One year ago, we visited some remote places in Andhra Pradesh, India where there is no cellular connectivity, to set up community-run, wireless networks. The idea was to provide access to offline-only digital-content with the help of freedom box server with a wireless local area network using long range outdoor Wi-Fi antennas. In some villages, there was a wired optical fiber internet connection to a school or a government office in the village (often for administrative purposes) but the rest of the village did not get access to that network. In those villages, we hooked up long range outdoor antennas to those optical receivers and set up a Wi-Fi network so that anyone could connect to this network and make Wi-Fi calls or use the internet. You can know more about this in this post and the talk we gave at DebConf23.
Now, after a year, we are amazed by the progress they have made. Most people learned to use Android phones, accessing the internet, banking with UPI, and more. Some learned to edit videos, and even started a YouTube channel to tell their stories. Students are using learning resources we provided in the freedom box server. Since the internet which was earlier restricted to a single government office is now spread out to the entire village, various government staff relied on this network to deliver services to the villagers at their doorstep. It is amazing how our little efforts acted as a catalyst to this much change. The good thing is that, cellular companies are slowly expanding their coverage to these villages and people will have an alternative. We will continue to provide free internet either way.
What can we do now?
With learnings from this project, we sat together and started planning our next steps. Now that the connectivity problem is solved, what could we do now to make their lives even better? We ideated a plan to set up a Community Digital Library in which we will provide some computers, books, and a trainer who will run a computer coursework for students in the school and teach the youth essential computer skills. We decided to conduct an initial survey to know the feasibility of this idea, so we headed to four of these villages where we gave internet access earlier. These villages are situated in the Maredumilli Mandal in Alluri Sitharama Raju district of Andhra Pradesh. Maredumilli is famous for its hills, water falls, and lakes. It is also called as the Ooty of Andhra Pradesh, and the famous movie “Pushpa” was apparently shot here.
The four villages
We spent the day interacting with the youth, school teachers, students, and parents. The population of these four villages is a little over 900. Each village has a primary school and an Anganwadi center. Vetukuru particularly has an Upper Primary school where 220 students study. So we zeroed in on that school for running computer course work in the initial phase. After that, we started interacting with the locals and got to know the issues they are facing.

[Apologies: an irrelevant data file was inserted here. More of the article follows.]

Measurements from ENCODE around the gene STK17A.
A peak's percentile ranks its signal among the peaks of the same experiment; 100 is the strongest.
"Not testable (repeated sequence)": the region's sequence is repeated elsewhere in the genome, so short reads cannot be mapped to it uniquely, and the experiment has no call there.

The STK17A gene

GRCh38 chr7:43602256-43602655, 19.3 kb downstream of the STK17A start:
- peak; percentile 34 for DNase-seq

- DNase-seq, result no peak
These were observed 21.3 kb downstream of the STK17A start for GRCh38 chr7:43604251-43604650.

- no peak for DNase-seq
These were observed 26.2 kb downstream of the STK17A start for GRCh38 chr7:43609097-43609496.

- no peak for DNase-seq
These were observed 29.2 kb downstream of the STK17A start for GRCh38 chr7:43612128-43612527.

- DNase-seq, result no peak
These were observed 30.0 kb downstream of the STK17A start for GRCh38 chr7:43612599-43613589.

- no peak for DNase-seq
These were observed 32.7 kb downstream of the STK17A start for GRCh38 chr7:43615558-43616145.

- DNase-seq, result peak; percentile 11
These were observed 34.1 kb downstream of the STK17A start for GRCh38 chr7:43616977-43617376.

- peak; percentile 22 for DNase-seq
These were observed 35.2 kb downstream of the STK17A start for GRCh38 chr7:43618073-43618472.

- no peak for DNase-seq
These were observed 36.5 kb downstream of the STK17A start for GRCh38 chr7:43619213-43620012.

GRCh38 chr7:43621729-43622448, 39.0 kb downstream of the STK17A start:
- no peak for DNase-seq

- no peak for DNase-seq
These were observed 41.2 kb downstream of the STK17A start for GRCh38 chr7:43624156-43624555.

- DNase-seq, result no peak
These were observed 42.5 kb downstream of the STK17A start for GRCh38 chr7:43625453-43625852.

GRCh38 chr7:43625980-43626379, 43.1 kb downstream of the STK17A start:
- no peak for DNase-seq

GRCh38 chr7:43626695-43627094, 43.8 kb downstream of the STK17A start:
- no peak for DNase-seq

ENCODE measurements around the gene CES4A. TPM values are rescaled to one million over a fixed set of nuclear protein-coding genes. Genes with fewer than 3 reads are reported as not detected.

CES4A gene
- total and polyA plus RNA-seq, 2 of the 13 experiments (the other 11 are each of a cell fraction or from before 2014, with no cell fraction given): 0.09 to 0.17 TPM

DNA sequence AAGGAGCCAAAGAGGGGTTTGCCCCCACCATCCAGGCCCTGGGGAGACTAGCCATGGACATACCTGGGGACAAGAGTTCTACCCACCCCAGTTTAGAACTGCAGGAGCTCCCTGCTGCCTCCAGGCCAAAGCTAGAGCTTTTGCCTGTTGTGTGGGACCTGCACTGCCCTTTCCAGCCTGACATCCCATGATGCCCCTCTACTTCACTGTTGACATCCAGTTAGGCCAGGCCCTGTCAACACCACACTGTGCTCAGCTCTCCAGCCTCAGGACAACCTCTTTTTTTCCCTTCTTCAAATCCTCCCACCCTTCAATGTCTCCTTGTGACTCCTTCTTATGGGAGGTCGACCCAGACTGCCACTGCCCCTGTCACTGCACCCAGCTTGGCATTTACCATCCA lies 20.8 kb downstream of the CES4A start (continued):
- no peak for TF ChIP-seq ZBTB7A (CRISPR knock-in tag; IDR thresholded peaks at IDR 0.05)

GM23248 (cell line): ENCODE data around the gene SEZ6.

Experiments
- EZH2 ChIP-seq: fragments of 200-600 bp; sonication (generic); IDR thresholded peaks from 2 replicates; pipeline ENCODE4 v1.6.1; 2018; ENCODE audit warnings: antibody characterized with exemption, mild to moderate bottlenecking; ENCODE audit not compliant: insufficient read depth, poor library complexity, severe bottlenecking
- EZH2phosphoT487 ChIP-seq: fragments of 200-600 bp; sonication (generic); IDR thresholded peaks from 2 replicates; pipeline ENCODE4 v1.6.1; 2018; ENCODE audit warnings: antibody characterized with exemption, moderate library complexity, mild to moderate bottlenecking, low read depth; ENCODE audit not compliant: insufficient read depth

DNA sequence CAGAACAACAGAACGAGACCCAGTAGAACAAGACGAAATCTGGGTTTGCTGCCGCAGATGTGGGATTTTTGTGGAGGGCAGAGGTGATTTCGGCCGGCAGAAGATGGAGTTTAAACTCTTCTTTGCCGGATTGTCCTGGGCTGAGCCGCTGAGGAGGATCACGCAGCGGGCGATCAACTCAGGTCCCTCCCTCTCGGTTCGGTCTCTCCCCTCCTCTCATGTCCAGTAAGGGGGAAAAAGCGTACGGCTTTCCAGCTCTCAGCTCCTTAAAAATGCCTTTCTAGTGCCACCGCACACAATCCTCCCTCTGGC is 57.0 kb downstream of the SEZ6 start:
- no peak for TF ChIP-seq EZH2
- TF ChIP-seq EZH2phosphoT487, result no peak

The key issues we got to know were that most students stop their education after class 12. Some get a degree, but the number is very low. Higher education is inaccessible and costly, so students quit education to support their families domestically and financially. Speaking of finances, most people in these villages earn ₹250 ($3) a day working in rubber plantations for long hours. Work starts at 2 in the morning with Rubber tapping and continues till evening with preparation of rubber sheets.
While we toured the villages talking with people, some of us helped fix the antennas which weren’t functioning due to bad cables, PoE issues, etc.
After this, we went to the school and spent some time with students. We saw a clear need for computer education. Imagine what all these young kids could achieve in the future if we get them up to speed with technical skills?
The screen in the above image was set up by the government, but teachers weren’t trained to use them and the classes are too far from the Wi-Fi in the office room. We tried to train teachers within the little time we had and set up a repeater to spread the wireless network to all classes. The screens are great, but they don’t really add much to the classroom experience. Most teachers use them as a blackboard and to show YouTube videos.
What we are planning to do
The plan is to train at least a couple of people (from the same villages) who will be the resource persons of this project. They will run the coursework in school, and teach essential skills to the public through the community digital library. We will need to design proper courses and learning content tailored for the kids and the community we talked to. Students are our primary focus, and we are determined to empower them with computer education. For the general public, we want to start by helping youth with upskilling. Teaching basic English is also a challenging task. There are more things that we want to do, but these are our focus areas for now.
We need ten computers at a minimum, some furniture, books, and some networking hardware. We are looking to get a combination of used Mini PCs, new monitors, and used ThinkPads.
How you can help
You can help us by donating any computer hardware you can. Storage, RAM, old monitors, anything works. You can also help us financially. A single computer setup costs us ₹20,000 (~$240). If you have free time on your hands, you can volunteer with us in content collection, program design, fundraising and other tasks.
After a day full of learnings, we are back at the drawing board, making modifications to improve our initial plans, and we are excited to make a change in their lives. Join us if this interests you and you want to contribute 🙂